Guide – What is a balance sheet?
A balance sheet is a financial statement that reports a company’s assets, liabilities, and owners’ equity. Also known as the statement of financial position, it provides a snapshot of the company’s financials as of a certain date. This article will brief you to a beginner’s guide to preparing a balance sheet.
Guide – What are the components of a balance sheet?
A balance sheet is made up of three elements namely assets, liabilities, and owner’s equity.
An asset is formally defined as a resource controlled by the entity as a result of past events from which future economic benefits are expected to flow to the entity. In the balance sheet, there is no fixed format on which accounts to present first but the general idea is to report the assets according to their liquidity. With this, assets can be divided into two components: Current Assets and Non-Current Assets.
The current assets are cash and other assets that are expected to be converted to cash within a year. Normally, these will include cash and cash equivalents, accounts receivable, inventory, prepaid expenses, and short-term investments.
Meanwhile, non-current assets are those assets from which realization of the full value of the asset will require more than a year. In other words, these are long-term assets covering both tangible and intangible items. Non-current assets normally comprise of the non-current portion of notes receivable, property, plant and equipment, land, and depending on the business operations, there can also be goodwill or other non-marketable securities forming part.
A liability is defined as a present obligation of an entity arising from past events the settlement of which is expected to result to an outflow of resources that embody economic benefits. Like assets, liabilities are also divided into the current portion and non-current portion in the balance sheet. Likewise, the accounts are also presented in order of liquidity.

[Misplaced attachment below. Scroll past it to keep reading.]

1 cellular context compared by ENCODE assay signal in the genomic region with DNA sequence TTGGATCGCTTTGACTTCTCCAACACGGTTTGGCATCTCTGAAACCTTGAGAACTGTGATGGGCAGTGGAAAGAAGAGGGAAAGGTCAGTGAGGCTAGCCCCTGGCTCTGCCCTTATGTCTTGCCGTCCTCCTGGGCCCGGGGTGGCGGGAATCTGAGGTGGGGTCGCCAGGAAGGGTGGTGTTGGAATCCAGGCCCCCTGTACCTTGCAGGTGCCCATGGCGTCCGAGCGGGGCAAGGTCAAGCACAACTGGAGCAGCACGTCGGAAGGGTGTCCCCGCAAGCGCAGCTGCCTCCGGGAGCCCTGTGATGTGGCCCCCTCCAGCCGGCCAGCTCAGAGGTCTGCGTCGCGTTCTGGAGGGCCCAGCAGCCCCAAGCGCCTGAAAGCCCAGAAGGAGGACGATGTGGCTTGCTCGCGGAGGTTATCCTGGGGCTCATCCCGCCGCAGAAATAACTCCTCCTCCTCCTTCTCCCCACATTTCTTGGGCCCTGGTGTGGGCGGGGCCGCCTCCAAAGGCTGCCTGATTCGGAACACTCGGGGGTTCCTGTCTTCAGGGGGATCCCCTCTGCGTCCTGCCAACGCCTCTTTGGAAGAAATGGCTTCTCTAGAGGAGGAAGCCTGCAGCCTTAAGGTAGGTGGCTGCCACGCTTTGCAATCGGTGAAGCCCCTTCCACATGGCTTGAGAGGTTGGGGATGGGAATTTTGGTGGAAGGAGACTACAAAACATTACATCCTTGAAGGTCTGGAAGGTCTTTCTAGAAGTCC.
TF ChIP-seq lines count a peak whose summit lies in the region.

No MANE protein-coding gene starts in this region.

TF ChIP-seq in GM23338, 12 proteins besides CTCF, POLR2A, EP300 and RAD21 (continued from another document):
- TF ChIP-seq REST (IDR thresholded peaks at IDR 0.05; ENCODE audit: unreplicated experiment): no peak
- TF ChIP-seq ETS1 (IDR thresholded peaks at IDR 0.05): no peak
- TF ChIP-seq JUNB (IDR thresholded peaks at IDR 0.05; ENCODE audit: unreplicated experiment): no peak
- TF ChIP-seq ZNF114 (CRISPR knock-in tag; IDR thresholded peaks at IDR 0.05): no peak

Current liabilities are short-term financial obligations which are due to be settled within a year or within the company’s normal operating cycle. Examples of current liabilities are accounts payable, the current portion of a notes payable, salaries payable, interest payable, accrued taxes, and other deferred expenses.
On the other hand, non-current liabilities are financial obligations of an entity which are not due for more than a year or which will become payable beyond a normal operating cycle. These can be viewed as long-term liabilities and will include long-term debt, mortgage payable, non-current portion of deferred revenue and income taxes, to name a few.
Finally, owners’ equity or also referred to as shareholders’ equity or stockholders’ equity by others, is the residual claim after all debts have been paid and deducted from the value of a company’s assets. In other words, equity equals a firm’s total assets less its total liabilities. In the balance sheet, this part can be broken down into share capital, share premium, and retained earnings.
Basic guide – How do you prepare a balance sheet?
Our goal is to draft our own statement of financial position. To provide some guidance, we break this down into 5 easy to follow procedures.
STEP 1: Prepare the header
All financial statements come with a header. You can think of it as a title to a book or the report you are making. The header comprises of three lines. The first line will the name of your company. The second line will be the title of the report. In this case, we place “Balance Sheet” or “Statement of Financial Position” and finally, we place the reporting date on the third line.
Note that since the purpose of the balance sheet is to present the financial position of the company as of a certain date, we place the phrase “as of” before the date. This varies when we’re talking about the income statement or the statement of cash flows where we are presenting the performance or activities for a time period. In which case, we use the phrases “for the year ended” or “for the month ended” depending on what is appropriate.
STEP 2: Identify your assets
Now we move on to the actual content of the balance sheet. We start by grouping the assets into two categories: Current and Non-Current Assets and listing accounts as a line item each according to their liquidity. Afterwards, we get the subtotal of each category before finally summing these two together. The output should look something like this:
STEP 3: Identify your liabilities
Similar to how we did the presentation of assets, we also group the liabilities into two categories: Current and Non-Current Liabilities and present each account according to their liquidity. Likewise, we get the subtotal of each category and total them together afterwards.
STEP 4: Compute owners’ equity
Next step will be to compute for the owners’ equity, which normally comprises of share capital for ordinary shares and for preferred shares, share premium, treasury stocks, retained earnings and/or whatever is applicable in your situation.
STEP 5: Check if total assets equal total liabilities and capital
Going back to the basic accounting equation, we note that the sum of the total liabilities and owner’s’ equity should equal the company’s total assets. If this isn’t the case, then we will need to revisit each component and see where we went wrong in the process.
A Beginner’s Guide in Preparing Balance Sheets
This concludes our short guide! Congratulations on creating your own balance sheet! You should now have something that looks like this.